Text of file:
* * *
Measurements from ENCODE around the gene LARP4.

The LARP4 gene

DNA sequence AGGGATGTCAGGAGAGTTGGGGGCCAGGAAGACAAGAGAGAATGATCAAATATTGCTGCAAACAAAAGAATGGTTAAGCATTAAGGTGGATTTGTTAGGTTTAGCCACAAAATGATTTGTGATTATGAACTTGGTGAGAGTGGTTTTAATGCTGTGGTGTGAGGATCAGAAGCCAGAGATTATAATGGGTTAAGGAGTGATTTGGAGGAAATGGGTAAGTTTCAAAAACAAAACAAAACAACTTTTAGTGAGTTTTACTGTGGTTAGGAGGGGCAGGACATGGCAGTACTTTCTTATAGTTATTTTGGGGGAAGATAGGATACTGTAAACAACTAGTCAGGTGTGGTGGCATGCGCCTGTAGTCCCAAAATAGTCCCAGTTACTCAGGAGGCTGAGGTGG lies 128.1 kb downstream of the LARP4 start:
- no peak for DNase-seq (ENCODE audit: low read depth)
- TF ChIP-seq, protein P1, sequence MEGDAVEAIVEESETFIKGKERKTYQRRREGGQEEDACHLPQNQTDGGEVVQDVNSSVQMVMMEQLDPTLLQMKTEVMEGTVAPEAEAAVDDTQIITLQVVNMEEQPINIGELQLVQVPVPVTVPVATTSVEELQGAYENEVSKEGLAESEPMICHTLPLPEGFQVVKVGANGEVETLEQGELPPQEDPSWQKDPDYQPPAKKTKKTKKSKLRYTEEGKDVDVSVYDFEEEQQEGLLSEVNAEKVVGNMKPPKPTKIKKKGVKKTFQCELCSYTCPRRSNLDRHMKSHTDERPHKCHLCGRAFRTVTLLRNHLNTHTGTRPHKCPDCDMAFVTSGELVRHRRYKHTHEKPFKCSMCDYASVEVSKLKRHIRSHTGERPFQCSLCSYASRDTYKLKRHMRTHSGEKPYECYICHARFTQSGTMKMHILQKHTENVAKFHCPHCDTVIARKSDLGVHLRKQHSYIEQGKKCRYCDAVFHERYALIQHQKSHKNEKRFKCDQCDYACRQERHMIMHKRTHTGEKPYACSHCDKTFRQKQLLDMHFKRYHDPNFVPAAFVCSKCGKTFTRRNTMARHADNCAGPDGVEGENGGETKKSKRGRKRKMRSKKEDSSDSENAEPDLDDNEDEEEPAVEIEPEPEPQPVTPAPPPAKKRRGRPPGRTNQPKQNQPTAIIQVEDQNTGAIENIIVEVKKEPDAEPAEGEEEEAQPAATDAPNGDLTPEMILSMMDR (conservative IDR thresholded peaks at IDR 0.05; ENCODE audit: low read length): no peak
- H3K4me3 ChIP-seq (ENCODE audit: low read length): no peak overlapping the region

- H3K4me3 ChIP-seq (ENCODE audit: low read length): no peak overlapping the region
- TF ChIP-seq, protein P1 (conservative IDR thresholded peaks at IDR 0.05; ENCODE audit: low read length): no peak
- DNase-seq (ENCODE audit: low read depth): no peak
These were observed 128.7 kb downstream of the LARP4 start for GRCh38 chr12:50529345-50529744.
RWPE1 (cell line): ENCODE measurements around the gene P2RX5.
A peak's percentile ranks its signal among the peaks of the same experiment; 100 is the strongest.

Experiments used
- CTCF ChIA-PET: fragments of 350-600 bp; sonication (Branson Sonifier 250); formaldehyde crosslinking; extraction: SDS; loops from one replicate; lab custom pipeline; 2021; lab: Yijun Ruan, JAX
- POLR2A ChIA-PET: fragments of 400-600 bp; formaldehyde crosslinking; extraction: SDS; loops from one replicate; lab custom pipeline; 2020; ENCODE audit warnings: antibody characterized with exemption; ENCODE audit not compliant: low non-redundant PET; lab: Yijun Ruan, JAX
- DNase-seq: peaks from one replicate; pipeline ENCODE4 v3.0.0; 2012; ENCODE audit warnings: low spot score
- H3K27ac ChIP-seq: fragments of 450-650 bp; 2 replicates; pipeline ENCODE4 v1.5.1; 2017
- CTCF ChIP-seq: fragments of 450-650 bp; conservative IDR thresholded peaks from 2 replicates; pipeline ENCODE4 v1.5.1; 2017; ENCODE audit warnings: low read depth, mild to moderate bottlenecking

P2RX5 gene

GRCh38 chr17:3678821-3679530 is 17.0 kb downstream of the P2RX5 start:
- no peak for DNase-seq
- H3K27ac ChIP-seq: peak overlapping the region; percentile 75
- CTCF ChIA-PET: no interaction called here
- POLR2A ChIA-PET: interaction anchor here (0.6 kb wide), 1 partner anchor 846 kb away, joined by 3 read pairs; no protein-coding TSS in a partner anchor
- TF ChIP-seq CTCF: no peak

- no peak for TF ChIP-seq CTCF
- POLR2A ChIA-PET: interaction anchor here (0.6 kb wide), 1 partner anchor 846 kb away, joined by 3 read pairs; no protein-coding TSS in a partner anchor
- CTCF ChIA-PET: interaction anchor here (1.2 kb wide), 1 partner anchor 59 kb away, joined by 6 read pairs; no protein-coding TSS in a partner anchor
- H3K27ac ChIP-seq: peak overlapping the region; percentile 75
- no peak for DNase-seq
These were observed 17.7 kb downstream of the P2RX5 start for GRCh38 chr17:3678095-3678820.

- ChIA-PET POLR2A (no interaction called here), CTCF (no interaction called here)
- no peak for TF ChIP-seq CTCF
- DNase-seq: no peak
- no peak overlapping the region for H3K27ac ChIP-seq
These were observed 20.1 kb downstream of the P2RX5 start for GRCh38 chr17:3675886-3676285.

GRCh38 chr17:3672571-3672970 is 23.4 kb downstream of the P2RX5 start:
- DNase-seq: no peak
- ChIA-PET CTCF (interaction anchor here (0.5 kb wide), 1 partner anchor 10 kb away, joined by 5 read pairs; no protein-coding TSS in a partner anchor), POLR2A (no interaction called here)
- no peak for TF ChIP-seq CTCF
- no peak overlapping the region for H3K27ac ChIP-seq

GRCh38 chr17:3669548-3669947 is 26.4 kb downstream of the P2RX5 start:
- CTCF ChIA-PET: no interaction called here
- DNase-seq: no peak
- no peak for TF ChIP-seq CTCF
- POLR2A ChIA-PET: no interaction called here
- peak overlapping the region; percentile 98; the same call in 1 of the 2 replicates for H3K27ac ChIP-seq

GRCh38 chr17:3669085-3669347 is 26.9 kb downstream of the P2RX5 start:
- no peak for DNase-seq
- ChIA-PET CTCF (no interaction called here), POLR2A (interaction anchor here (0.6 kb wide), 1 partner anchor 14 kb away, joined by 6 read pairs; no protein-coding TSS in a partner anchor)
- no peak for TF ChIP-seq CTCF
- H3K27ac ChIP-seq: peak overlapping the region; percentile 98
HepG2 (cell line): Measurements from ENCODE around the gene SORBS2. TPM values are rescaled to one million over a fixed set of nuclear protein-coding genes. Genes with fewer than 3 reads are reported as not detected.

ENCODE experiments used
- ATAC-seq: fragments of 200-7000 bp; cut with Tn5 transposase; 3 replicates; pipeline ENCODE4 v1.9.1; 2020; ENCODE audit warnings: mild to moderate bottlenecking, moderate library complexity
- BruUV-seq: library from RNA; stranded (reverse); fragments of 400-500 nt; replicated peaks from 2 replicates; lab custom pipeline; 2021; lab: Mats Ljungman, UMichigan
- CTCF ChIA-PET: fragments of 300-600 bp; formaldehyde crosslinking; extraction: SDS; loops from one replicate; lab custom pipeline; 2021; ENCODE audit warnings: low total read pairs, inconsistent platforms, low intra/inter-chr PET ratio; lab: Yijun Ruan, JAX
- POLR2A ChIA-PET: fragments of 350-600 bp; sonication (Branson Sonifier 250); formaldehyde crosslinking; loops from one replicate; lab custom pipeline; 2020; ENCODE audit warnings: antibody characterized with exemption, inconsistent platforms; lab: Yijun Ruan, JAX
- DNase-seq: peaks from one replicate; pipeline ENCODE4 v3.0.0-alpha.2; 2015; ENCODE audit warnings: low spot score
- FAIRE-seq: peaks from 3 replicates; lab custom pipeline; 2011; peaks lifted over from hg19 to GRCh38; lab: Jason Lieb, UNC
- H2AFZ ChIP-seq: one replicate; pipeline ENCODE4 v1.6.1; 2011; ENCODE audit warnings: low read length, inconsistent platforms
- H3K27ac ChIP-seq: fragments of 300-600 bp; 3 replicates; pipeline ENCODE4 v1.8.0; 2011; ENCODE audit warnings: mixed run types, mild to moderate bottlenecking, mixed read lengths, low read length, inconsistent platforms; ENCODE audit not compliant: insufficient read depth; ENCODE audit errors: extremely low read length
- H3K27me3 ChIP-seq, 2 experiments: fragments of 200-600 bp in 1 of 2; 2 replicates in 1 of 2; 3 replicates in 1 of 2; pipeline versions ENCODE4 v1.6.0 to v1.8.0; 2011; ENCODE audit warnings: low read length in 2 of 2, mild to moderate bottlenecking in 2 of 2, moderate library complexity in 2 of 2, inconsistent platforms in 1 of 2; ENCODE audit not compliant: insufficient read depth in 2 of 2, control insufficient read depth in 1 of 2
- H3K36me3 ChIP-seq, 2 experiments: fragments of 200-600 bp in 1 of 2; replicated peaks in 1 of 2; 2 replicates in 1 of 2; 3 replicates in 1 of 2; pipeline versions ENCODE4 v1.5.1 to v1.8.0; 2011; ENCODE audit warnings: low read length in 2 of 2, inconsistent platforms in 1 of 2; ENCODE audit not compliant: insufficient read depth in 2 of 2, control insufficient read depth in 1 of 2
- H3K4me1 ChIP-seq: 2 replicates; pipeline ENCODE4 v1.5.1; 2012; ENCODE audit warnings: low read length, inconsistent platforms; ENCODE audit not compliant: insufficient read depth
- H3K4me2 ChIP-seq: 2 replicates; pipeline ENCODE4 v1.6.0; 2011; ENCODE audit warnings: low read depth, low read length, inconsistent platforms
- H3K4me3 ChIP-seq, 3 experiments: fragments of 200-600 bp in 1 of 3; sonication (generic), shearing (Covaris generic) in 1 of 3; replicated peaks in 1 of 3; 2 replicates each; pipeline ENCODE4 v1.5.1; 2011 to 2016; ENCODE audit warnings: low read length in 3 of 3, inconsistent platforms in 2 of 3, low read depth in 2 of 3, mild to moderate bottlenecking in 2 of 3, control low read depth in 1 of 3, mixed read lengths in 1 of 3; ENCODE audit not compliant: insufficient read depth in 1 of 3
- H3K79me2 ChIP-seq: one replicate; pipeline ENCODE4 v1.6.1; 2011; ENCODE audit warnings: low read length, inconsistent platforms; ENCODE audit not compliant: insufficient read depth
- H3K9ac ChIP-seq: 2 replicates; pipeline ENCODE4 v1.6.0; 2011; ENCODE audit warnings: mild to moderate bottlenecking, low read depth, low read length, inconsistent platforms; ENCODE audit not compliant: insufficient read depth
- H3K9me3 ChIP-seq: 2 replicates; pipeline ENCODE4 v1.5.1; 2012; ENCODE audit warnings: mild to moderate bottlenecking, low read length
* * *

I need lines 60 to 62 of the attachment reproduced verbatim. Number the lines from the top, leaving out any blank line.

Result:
- FAIRE-seq: peaks from 3 replicates; lab custom pipeline; 2011; peaks lifted over from hg19 to GRCh38; lab: Jason Lieb, UNC
- H2AFZ ChIP-seq: one replicate; pipeline ENCODE4 v1.6.1; 2011; ENCODE audit warnings: low read length, inconsistent platforms
- H3K27ac ChIP-seq: fragments of 300-600 bp; 3 replicates; pipeline ENCODE4 v1.8.0; 2011; ENCODE audit warnings: mixed run types, mild to moderate bottlenecking, mixed read lengths, low read length, inconsistent platforms; ENCODE audit not compliant: insufficient read depth; ENCODE audit errors: extremely low read length